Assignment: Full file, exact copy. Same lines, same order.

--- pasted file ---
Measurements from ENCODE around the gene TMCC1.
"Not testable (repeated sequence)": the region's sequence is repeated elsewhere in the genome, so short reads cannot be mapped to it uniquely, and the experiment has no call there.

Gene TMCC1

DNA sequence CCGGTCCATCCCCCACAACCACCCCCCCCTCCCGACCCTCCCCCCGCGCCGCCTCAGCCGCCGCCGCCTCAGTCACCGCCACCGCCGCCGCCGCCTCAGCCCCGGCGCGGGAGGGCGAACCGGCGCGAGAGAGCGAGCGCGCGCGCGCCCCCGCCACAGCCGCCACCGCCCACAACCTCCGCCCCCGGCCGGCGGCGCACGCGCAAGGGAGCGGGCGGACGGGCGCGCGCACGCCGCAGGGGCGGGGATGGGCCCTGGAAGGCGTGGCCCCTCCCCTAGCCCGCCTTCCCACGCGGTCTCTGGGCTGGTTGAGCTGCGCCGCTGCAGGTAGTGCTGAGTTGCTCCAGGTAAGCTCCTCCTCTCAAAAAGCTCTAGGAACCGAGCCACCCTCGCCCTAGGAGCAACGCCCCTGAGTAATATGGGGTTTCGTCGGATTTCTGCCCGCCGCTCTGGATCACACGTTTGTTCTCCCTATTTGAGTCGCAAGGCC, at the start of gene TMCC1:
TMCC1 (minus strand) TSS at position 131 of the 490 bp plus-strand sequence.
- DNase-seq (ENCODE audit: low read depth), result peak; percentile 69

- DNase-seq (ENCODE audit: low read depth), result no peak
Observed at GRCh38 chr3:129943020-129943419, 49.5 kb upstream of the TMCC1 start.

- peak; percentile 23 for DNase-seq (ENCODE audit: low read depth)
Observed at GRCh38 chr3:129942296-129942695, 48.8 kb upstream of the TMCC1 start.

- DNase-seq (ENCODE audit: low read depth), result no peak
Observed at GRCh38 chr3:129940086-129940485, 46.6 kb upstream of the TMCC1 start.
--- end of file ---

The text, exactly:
Measurements from ENCODE around the gene TMCC1.
"Not testable (repeated sequence)": the region's sequence is repeated elsewhere in the genome, so short reads cannot be mapped to it uniquely, and the experiment has no call there.

Gene TMCC1

DNA sequence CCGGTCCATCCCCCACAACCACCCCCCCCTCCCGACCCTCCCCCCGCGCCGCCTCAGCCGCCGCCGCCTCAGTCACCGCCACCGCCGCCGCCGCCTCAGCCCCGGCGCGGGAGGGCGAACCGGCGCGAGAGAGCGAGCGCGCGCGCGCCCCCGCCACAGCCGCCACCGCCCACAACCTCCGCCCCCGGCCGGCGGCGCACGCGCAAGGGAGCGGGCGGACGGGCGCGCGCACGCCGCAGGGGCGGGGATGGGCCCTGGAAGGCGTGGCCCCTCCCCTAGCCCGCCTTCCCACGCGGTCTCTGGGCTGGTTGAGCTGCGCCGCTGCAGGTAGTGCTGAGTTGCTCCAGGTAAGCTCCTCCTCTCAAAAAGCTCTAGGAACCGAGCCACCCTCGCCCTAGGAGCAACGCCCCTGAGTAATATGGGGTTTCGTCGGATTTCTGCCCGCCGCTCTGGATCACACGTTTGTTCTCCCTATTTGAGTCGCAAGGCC, at the start of gene TMCC1:
TMCC1 (minus strand) TSS at position 131 of the 490 bp plus-strand sequence.
- DNase-seq (ENCODE audit: low read depth), result peak; percentile 69

- DNase-seq (ENCODE audit: low read depth), result no peak
Observed at GRCh38 chr3:129943020-129943419, 49.5 kb upstream of the TMCC1 start.

- peak; percentile 23 for DNase-seq (ENCODE audit: low read depth)
Observed at GRCh38 chr3:129942296-129942695, 48.8 kb upstream of the TMCC1 start.

- DNase-seq (ENCODE audit: low read depth), result no peak
Observed at GRCh38 chr3:129940086-129940485, 46.6 kb upstream of the TMCC1 start.